(Smaller than finished
This tutorial was created and put on this site on
March 13, 2001.
It is property of and ©2001-2002 to Whisper's Web Works.
Please do not copy or place this tutorial or any of the graphics on any site,
email or elist without written permission directly from me.
If you would like to share the url for this tutorial, you may do so without
writing for permission,
but I always welcome a "who, where" email. Thank you.
The items you will need for this tutorial are:
Paint Shop Pro 6
First open a new image with the following settings:
image type: 16.7 million colors (24 Bit)
Shrink this blank image down.
Now open tulip.jpg.
The first step is to get a round picture for your globe. With your Selection Tool set as a
Circle, place the cursor at the center (100,100), click and drag until your circle is just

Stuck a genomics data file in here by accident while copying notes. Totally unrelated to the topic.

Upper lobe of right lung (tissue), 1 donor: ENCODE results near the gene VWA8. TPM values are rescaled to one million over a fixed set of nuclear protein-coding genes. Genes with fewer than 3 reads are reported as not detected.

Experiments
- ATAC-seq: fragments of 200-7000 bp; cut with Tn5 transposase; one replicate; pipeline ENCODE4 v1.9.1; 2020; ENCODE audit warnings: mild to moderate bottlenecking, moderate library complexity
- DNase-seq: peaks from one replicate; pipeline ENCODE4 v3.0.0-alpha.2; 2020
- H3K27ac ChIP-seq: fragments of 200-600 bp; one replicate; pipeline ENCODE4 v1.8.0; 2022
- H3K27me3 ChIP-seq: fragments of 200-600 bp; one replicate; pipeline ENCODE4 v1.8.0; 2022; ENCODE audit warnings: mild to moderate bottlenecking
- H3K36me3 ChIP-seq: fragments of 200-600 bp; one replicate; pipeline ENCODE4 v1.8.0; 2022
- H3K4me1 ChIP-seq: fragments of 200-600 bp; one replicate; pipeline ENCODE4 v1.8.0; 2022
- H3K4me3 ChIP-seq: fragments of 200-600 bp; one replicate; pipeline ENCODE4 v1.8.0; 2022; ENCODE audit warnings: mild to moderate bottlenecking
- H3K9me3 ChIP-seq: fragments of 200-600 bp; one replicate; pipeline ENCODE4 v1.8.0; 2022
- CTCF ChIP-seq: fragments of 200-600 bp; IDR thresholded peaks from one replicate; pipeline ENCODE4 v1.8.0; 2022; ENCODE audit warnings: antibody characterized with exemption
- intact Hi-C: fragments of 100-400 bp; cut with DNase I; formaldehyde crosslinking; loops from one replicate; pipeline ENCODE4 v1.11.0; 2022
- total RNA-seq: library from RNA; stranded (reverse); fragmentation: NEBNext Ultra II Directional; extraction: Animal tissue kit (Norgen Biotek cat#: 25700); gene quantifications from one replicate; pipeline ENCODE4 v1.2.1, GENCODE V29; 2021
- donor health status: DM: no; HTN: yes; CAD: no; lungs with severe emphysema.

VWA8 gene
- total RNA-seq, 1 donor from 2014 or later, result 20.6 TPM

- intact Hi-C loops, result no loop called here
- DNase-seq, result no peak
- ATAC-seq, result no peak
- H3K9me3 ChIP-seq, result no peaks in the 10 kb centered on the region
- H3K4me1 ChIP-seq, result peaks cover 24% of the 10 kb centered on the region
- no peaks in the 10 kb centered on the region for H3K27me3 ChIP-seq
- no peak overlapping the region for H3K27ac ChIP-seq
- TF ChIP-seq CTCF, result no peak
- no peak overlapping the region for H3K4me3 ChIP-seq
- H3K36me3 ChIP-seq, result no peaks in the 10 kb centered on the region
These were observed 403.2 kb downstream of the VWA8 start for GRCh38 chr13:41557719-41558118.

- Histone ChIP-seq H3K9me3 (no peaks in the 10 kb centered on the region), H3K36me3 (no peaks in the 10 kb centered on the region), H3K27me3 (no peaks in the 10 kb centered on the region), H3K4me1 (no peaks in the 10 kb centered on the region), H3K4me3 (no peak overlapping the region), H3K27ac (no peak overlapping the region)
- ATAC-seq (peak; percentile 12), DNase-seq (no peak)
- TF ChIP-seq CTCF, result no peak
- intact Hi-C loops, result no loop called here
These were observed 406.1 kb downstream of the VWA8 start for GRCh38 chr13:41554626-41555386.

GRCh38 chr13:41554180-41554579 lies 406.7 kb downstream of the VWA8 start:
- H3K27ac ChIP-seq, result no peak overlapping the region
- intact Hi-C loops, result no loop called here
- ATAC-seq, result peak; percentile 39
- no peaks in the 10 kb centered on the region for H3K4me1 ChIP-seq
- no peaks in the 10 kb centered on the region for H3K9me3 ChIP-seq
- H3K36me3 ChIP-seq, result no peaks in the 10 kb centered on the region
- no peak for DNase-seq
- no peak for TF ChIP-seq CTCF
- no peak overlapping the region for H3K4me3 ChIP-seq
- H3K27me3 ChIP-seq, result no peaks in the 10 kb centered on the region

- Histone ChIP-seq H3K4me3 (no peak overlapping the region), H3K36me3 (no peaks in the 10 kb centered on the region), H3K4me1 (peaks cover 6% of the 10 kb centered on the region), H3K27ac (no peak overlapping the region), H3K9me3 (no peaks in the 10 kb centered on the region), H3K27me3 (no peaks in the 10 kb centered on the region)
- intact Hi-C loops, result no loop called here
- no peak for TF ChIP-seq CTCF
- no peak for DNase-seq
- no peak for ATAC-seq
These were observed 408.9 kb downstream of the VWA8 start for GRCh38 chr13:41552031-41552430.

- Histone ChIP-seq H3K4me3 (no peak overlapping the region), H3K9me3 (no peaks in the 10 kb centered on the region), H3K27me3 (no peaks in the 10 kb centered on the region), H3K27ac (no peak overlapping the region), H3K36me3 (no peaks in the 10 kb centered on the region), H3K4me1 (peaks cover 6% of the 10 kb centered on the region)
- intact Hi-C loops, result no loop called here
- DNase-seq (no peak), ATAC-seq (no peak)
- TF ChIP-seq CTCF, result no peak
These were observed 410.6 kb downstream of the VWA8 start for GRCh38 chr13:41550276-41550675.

about to the edge. Now you have a circle of marching ants on your tulip image.
Go to "Edit" then "Copy". Now shrink the tulip and bring up your blank
image. Go to "Edit" then "Paste" then "As New Layer".
You should now have 2 layers. Layer 1 - which is blank and Layer 2 - which has your tulip
image but cut into a circle.
Right click on the Layer 2 in your layer palette. Choose "Properties", now
rename layer 2 to Tulip.
With your "Mover" tool move the tulip up near the top.
Open 2 new layers. Name layer three Sparkles. Name layer four Globe.
You can ignore your Sparkles layer for the moment.
With your Globe layer selected in your layer palette, click on your "Picture
Tube" tool. Select your globe tube with the scale set at 77. (The scale setting will
vary a little bit depending on the size of the image you are placing it on.) Place your
globe then with your "Mover" tool move the globe around so that it sits nicely
on top of your tulip.
Open a new layer and name it Base. Select your base tube with the scale set at 77. (The
globe tube and base tube are matched for scale size, so set the base scale to whatever you
set your globe scale at.) Place your base then with your "Mover" tool move the
base around so that it sits nicely at the base of your globe.